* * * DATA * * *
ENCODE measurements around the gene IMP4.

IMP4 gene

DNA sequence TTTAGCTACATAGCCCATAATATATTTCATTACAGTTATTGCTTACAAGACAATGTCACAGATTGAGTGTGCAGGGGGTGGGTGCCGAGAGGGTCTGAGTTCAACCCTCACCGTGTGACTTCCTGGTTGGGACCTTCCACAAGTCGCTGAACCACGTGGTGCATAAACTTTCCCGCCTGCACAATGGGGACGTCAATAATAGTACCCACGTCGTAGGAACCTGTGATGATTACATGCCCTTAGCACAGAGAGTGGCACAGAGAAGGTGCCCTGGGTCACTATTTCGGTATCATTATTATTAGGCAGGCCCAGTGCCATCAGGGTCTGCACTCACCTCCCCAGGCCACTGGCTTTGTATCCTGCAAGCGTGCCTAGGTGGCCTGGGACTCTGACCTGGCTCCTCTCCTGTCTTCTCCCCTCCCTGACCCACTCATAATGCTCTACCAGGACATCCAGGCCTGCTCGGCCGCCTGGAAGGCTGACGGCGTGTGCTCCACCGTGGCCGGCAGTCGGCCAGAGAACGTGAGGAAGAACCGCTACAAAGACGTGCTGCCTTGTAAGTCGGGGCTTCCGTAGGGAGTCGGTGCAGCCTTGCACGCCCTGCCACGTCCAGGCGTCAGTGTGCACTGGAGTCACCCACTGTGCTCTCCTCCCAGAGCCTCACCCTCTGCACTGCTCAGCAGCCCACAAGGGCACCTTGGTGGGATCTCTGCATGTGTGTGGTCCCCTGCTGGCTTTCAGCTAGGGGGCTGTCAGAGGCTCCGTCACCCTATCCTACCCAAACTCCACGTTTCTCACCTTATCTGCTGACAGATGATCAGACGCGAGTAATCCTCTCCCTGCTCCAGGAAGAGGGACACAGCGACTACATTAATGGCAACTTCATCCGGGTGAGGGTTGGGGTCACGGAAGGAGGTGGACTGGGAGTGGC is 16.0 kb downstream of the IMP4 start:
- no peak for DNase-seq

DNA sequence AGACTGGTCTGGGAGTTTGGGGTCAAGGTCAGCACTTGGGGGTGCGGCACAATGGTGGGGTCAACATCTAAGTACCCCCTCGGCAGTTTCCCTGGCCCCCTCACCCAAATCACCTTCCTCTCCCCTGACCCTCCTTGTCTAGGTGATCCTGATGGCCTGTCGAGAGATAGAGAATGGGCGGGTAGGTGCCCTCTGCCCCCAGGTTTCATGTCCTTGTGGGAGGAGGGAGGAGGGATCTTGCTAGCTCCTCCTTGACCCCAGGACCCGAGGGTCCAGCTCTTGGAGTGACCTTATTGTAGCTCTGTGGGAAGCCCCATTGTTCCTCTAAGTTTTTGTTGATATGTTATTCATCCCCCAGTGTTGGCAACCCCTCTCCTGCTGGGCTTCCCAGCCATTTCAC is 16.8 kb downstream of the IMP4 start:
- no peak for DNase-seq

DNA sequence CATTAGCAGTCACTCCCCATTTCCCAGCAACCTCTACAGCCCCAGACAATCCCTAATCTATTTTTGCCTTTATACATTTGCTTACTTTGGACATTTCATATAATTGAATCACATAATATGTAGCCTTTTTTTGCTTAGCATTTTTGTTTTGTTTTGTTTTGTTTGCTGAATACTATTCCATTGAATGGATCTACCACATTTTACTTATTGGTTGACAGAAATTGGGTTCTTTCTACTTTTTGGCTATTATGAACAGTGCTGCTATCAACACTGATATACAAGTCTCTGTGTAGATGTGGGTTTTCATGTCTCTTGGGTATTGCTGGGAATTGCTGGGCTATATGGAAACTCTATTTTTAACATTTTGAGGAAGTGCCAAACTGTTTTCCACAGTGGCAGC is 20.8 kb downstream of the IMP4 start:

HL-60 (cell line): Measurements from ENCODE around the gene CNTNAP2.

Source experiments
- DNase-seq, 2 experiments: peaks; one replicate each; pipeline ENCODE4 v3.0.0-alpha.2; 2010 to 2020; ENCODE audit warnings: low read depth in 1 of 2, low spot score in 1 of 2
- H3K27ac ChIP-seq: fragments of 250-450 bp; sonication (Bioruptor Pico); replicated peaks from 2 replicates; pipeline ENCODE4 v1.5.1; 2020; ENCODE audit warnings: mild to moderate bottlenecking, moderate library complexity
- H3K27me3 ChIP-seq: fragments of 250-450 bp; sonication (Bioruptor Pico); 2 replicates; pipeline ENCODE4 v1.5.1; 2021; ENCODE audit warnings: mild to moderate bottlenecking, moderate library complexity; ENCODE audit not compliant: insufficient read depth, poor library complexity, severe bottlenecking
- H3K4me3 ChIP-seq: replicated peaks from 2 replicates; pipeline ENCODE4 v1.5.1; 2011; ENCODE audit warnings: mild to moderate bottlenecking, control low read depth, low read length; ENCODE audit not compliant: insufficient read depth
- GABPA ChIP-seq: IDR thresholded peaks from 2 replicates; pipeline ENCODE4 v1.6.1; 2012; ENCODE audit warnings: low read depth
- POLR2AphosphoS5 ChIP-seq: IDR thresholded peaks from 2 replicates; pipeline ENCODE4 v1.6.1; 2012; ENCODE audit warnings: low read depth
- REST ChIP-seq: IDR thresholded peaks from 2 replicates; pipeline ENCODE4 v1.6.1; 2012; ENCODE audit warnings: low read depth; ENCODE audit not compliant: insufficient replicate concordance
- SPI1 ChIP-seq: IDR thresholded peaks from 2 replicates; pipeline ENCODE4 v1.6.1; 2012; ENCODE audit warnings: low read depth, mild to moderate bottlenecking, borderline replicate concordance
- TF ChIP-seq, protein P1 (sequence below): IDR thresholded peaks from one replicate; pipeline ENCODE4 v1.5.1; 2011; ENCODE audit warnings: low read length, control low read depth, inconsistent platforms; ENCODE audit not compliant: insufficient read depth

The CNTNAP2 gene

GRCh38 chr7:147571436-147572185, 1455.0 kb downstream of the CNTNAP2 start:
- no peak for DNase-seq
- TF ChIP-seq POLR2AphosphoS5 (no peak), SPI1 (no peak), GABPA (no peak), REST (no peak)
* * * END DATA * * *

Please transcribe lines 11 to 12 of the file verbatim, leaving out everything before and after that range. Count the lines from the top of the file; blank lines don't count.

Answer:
- H3K27ac ChIP-seq: fragments of 250-450 bp; sonication (Bioruptor Pico); replicated peaks from 2 replicates; pipeline ENCODE4 v1.5.1; 2020; ENCODE audit warnings: mild to moderate bottlenecking, moderate library complexity
- H3K27me3 ChIP-seq: fragments of 250-450 bp; sonication (Bioruptor Pico); 2 replicates; pipeline ENCODE4 v1.5.1; 2021; ENCODE audit warnings: mild to moderate bottlenecking, moderate library complexity; ENCODE audit not compliant: insufficient read depth, poor library complexity, severe bottlenecking